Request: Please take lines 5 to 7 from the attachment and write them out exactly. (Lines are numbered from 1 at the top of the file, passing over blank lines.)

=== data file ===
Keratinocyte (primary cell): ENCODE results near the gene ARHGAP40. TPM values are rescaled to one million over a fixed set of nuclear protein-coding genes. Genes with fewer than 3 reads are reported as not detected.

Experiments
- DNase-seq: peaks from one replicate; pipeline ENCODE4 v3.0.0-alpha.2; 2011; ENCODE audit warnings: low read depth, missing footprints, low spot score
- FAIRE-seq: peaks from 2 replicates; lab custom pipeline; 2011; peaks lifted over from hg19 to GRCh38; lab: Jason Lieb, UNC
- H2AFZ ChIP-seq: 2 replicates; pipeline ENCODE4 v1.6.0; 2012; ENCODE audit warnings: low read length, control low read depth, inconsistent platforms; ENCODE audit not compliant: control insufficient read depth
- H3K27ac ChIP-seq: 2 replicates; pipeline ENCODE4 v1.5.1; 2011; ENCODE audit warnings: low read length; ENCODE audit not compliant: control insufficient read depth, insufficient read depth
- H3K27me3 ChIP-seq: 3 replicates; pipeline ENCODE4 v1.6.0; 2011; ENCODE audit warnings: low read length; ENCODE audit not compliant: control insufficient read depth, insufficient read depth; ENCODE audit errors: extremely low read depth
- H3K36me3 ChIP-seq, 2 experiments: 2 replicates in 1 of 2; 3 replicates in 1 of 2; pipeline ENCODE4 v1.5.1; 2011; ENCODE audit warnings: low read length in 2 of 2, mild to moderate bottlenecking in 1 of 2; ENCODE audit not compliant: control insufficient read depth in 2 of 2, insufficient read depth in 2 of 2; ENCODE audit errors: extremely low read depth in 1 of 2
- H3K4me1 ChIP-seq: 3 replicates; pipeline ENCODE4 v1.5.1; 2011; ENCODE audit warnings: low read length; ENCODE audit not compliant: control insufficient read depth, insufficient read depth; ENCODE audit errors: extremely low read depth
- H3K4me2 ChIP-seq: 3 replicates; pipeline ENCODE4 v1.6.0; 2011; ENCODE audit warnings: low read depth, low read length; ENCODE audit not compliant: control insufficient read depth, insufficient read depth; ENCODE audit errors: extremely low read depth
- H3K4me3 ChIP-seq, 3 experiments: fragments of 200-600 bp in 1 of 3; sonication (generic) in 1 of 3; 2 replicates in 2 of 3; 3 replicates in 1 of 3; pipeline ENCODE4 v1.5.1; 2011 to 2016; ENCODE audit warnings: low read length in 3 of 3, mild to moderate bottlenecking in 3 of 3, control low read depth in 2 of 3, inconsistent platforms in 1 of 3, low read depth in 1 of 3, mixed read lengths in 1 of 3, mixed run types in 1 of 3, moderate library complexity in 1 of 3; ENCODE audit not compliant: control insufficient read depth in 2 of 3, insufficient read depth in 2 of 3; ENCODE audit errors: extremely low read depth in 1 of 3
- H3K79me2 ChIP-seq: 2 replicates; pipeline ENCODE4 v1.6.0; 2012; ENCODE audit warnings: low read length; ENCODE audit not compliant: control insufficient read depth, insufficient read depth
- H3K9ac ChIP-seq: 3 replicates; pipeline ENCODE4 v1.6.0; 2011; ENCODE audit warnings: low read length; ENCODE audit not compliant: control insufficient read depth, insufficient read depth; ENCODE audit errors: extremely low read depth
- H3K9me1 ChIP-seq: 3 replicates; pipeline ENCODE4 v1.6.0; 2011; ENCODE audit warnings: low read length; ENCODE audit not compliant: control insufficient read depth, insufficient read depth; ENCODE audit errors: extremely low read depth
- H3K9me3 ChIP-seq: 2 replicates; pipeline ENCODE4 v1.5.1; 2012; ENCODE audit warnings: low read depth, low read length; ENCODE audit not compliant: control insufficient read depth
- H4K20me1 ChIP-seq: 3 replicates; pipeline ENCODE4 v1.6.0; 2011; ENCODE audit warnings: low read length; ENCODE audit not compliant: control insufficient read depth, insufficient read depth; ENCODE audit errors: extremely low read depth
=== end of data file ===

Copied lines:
- H2AFZ ChIP-seq: 2 replicates; pipeline ENCODE4 v1.6.0; 2012; ENCODE audit warnings: low read length, control low read depth, inconsistent platforms; ENCODE audit not compliant: control insufficient read depth
- H3K27ac ChIP-seq: 2 replicates; pipeline ENCODE4 v1.5.1; 2011; ENCODE audit warnings: low read length; ENCODE audit not compliant: control insufficient read depth, insufficient read depth
- H3K27me3 ChIP-seq: 3 replicates; pipeline ENCODE4 v1.6.0; 2011; ENCODE audit warnings: low read length; ENCODE audit not compliant: control insufficient read depth, insufficient read depth; ENCODE audit errors: extremely low read depth